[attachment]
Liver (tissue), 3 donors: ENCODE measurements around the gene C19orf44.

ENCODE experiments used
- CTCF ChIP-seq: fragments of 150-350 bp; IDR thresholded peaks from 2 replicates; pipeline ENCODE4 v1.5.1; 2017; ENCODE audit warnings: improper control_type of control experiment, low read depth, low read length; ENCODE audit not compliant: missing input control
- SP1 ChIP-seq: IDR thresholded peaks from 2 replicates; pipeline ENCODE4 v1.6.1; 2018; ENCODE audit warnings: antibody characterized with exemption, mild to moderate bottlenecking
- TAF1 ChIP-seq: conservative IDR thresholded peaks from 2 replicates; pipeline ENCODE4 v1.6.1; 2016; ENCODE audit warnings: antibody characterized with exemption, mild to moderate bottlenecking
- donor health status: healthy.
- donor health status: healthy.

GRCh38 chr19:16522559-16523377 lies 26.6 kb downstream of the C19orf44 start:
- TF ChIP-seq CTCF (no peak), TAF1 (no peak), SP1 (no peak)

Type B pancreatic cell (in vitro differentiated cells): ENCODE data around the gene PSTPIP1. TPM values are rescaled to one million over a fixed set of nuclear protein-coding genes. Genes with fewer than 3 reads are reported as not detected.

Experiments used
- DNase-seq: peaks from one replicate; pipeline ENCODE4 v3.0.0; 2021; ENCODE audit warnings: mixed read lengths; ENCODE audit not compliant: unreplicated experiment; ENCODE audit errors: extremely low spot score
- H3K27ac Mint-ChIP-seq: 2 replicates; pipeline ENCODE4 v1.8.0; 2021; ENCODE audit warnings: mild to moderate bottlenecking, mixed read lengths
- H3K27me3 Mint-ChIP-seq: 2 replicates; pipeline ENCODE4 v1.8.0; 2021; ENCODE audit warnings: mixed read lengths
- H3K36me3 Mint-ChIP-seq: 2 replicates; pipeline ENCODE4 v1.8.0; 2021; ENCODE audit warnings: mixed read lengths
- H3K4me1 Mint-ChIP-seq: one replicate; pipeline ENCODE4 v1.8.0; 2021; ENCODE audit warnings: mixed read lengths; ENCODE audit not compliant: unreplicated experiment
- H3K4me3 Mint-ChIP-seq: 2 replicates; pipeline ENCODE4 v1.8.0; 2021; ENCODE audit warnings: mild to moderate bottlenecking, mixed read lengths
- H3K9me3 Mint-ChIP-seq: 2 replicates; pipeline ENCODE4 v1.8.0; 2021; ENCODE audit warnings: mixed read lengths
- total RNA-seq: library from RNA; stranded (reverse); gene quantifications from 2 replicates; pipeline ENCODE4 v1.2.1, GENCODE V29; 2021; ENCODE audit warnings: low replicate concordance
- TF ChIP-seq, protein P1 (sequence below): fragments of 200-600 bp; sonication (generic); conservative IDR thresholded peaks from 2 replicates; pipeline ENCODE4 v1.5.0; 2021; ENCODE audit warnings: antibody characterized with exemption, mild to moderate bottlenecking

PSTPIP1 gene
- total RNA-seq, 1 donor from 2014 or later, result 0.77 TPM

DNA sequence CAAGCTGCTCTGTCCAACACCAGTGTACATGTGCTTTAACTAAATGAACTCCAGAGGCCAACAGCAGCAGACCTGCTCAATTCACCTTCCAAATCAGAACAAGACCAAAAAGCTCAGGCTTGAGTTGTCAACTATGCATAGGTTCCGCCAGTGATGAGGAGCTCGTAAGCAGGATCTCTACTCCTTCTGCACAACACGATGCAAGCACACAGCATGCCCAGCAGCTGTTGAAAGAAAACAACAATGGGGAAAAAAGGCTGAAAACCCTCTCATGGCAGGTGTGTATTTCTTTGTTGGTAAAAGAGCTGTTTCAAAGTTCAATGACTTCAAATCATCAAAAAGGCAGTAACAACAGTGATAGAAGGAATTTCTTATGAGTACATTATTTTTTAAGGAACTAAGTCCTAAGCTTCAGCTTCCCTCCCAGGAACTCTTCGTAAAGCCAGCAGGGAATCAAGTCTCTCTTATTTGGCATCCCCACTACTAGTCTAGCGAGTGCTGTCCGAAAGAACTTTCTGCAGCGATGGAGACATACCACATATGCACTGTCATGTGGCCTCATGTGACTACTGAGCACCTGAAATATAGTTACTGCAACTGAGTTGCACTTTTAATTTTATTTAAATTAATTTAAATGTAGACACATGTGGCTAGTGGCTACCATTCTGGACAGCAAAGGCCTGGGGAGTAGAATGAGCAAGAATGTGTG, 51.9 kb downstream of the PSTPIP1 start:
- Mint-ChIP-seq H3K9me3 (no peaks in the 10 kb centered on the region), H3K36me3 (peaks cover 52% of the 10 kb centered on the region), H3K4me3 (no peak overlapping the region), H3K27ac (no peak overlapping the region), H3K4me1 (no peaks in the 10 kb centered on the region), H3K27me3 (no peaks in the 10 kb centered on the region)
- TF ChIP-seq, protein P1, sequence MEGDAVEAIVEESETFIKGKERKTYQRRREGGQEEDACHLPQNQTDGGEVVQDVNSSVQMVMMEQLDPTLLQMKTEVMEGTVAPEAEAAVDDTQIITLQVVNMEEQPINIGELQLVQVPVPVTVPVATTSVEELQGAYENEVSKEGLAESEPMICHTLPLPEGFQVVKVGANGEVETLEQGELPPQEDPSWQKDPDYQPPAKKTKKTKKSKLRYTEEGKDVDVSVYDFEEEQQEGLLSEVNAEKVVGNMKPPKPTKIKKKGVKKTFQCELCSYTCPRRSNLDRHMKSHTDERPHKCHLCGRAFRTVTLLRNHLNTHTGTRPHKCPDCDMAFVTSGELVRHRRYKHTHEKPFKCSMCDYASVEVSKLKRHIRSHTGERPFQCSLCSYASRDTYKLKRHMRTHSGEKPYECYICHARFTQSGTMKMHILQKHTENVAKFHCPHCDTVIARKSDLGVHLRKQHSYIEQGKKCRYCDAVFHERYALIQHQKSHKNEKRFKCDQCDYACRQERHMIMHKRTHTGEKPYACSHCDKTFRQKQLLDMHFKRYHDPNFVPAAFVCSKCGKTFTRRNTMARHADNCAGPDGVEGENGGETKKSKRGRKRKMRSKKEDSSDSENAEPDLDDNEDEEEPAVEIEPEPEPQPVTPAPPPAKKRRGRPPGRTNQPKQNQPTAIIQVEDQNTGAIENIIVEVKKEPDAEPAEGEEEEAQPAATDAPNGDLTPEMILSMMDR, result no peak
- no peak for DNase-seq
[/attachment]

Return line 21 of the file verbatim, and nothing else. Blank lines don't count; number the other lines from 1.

PSTPIP1 gene